Solvent resistant Glitter and MEK testing.. Why is it important?

It seems that not all nail polish glitters are created equal. When we first started out sourcing glitter and glitter shapes we would get excited when we came across a cute fuchsia dot or square. We would be gung ho and put it in our indie polish only to find that after a day or a week our beautiful white jelly polish had changed to a washed out shade of pink. Not good for the reputation and more importantly not for customers polishes.

Now older and wiser we religiously MEK test all/any glitter we intend to use. Methyl ethyl ketone (MEK) is an industrial strength solvent usually stronger than any nail polish suspension base. That’s why it is ideal for evaluating the long term solvent resistant qualities of any glitter you might be thinking of using.

The accepted wisdom is that if your coloured glitter can sit submerged in MEK for around 5 minutes  and not bleed any colour into the MEK then it has passed the test and we can trust it in our Indie polish. We also need to be concerned about our larger glitters curling but that’s another test. For the test we did the above… below you can see the results.

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To be fair we should have left the glitters in the MEK for the requisite  5min. But after that time, samples A ,B and C had shown no signs of discolouration. We were confused..WHY? because we had rejected  A  and  C due to them NOT passing the test a month ago. Leaving the glitters submerged for an extra 5 minutes showed that we were right in not selecting them for sale. Slowly the MEK began to turn pink and purple respectively.  It was a shame as we really liked those glitters and wanted to stock them. The emerald green glitter was the only one that passed with the surrounding MEK remaining clear as crystal. Even with one of us shaking the hell out of it.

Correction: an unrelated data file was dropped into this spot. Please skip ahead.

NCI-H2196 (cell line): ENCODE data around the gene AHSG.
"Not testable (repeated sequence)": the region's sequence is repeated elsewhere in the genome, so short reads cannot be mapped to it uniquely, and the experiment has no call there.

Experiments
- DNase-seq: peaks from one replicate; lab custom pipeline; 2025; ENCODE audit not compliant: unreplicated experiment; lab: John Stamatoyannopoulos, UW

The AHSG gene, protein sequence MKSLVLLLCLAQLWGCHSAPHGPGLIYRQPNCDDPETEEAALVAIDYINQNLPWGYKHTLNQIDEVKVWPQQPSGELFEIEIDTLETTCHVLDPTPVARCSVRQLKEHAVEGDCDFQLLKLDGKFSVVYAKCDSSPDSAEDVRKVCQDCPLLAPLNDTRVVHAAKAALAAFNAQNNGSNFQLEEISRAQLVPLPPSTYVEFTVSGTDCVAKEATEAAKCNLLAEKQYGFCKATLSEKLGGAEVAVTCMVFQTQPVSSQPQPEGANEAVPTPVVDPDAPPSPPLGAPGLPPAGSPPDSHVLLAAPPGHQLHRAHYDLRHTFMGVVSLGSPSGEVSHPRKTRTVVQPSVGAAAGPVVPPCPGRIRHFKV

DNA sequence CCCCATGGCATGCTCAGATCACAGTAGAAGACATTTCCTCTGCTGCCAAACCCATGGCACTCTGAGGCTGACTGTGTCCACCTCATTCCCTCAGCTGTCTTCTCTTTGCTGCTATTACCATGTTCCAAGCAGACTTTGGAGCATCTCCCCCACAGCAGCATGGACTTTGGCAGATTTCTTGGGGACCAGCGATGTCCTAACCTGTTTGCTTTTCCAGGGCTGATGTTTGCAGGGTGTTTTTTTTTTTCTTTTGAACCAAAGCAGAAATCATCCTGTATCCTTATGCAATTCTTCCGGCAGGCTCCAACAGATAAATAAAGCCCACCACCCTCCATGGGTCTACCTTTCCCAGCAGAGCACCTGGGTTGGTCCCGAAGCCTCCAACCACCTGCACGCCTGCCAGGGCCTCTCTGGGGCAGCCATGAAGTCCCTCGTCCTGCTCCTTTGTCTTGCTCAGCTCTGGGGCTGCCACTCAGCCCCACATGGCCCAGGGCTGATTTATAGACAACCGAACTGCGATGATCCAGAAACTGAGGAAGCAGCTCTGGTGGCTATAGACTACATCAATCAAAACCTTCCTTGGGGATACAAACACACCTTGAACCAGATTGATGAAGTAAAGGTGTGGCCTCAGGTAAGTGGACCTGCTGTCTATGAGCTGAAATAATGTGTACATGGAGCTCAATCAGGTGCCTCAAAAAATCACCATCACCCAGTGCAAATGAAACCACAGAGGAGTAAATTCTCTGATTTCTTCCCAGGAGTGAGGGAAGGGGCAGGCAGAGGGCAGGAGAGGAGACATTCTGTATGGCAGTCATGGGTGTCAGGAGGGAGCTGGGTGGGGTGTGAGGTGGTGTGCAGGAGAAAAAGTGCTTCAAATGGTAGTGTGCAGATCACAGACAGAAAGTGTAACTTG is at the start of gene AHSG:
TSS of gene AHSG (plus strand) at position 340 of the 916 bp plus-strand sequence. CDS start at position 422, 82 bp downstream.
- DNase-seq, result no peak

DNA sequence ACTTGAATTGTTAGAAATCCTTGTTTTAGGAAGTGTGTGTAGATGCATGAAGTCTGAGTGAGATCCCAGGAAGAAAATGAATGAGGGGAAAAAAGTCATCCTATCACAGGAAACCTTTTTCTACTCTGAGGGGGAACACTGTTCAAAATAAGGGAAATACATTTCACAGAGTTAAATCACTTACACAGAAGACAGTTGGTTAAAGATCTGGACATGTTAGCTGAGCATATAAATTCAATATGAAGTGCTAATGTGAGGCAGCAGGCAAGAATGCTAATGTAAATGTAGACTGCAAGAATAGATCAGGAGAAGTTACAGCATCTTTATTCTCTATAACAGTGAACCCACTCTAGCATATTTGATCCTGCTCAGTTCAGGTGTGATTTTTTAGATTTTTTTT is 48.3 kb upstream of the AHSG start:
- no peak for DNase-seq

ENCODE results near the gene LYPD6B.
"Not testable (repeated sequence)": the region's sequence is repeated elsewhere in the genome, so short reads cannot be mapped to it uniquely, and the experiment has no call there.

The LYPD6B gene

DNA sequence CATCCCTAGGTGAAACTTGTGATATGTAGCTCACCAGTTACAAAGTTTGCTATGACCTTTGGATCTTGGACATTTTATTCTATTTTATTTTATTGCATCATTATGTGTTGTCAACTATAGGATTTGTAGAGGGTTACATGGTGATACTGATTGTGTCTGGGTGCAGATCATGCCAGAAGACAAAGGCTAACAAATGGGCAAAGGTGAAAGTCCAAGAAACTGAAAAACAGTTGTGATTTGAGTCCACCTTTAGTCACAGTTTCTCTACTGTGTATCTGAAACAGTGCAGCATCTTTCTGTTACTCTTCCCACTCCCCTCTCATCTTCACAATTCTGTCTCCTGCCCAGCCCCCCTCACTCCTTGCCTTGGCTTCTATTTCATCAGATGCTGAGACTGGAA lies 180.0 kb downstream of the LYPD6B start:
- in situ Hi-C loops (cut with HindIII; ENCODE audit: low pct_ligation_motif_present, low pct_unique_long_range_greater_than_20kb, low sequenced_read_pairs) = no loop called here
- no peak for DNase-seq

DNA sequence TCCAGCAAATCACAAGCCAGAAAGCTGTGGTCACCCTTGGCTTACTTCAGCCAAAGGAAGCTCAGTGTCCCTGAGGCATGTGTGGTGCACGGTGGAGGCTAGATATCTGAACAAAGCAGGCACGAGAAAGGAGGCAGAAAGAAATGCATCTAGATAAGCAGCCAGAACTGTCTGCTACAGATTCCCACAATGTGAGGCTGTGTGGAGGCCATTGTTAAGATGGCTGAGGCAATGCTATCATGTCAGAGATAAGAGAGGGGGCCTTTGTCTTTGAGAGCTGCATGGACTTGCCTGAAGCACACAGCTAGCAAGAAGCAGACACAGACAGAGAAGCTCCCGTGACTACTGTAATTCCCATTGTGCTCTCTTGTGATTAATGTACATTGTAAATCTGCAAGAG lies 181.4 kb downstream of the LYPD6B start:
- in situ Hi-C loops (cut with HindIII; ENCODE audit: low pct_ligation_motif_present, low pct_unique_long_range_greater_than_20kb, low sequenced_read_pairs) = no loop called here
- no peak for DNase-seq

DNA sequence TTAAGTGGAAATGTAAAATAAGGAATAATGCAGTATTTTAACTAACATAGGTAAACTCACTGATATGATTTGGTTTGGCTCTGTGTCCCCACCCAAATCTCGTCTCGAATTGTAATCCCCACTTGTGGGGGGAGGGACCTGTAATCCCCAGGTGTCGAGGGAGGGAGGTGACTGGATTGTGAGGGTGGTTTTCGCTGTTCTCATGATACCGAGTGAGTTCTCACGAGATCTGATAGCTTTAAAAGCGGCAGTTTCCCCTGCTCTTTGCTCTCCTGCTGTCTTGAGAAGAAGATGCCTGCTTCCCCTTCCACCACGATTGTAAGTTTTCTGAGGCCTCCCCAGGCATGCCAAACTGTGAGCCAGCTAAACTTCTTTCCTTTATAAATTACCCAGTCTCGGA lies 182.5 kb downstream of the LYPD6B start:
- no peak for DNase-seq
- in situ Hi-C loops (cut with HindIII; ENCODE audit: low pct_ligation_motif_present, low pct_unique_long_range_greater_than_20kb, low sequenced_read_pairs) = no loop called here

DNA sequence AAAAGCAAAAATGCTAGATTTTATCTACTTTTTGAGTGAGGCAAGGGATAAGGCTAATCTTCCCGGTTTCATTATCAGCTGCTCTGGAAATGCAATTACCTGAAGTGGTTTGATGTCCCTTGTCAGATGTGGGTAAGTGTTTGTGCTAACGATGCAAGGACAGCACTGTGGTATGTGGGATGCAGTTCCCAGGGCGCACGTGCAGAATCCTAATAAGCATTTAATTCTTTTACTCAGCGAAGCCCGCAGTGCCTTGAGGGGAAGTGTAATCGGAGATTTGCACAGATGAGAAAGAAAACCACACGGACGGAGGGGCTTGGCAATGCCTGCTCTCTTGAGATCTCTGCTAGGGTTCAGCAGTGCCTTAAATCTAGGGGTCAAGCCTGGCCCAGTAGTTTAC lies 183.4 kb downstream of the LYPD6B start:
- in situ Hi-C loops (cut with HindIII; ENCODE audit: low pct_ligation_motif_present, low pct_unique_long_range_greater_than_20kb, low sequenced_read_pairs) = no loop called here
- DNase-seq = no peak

Officially according to the 5 minute rule, all the glitters except Sample D would have passed and been deemed solvent resistant. Though we wonder about the long term reaction between the glitter and the solvent based nail suspending base if those glitters were used in an indie polish. Perhaps someone could purchase an Indie nail polish and not use it for 3 months giving the glitters enough time to bleed. But maybe that’s us being a little too anal..

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